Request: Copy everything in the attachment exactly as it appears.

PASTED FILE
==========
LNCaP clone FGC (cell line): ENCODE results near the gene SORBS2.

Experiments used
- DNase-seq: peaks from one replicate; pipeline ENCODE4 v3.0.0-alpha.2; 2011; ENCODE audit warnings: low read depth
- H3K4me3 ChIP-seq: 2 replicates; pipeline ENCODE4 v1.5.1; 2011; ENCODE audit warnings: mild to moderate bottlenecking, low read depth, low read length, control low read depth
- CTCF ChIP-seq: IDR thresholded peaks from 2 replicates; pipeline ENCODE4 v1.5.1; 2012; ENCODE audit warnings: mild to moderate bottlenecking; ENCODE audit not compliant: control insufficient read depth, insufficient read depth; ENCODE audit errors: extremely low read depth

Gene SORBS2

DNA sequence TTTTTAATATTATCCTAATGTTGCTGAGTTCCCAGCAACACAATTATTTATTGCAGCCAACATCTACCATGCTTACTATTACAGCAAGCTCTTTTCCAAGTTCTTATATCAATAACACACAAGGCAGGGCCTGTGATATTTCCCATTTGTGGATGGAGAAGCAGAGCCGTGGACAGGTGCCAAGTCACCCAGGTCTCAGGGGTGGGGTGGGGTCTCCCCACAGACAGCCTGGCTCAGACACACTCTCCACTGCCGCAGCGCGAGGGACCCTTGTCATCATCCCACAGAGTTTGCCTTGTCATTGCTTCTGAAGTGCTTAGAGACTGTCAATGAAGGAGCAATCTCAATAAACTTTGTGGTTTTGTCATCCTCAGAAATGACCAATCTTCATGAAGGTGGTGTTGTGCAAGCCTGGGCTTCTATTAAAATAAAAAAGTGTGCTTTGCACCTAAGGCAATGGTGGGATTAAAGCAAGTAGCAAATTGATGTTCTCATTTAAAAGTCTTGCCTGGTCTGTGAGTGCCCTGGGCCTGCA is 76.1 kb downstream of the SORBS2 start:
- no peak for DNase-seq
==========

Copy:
LNCaP clone FGC (cell line): ENCODE results near the gene SORBS2.

Experiments used
- DNase-seq: peaks from one replicate; pipeline ENCODE4 v3.0.0-alpha.2; 2011; ENCODE audit warnings: low read depth
- H3K4me3 ChIP-seq: 2 replicates; pipeline ENCODE4 v1.5.1; 2011; ENCODE audit warnings: mild to moderate bottlenecking, low read depth, low read length, control low read depth
- CTCF ChIP-seq: IDR thresholded peaks from 2 replicates; pipeline ENCODE4 v1.5.1; 2012; ENCODE audit warnings: mild to moderate bottlenecking; ENCODE audit not compliant: control insufficient read depth, insufficient read depth; ENCODE audit errors: extremely low read depth

Gene SORBS2

DNA sequence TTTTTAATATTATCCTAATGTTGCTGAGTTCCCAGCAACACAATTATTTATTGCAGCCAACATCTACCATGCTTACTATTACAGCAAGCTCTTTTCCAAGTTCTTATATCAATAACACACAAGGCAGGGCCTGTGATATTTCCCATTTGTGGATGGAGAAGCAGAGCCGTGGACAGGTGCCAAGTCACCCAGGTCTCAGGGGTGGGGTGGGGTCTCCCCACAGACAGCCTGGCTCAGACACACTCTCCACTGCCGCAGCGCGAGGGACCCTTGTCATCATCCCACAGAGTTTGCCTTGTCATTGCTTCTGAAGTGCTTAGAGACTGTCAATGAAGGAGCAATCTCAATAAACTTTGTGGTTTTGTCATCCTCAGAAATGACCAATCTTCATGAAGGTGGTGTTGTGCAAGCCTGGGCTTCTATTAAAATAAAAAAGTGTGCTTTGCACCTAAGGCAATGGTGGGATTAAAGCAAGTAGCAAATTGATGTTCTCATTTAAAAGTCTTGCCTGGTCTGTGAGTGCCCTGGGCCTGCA is 76.1 kb downstream of the SORBS2 start:
- no peak for DNase-seq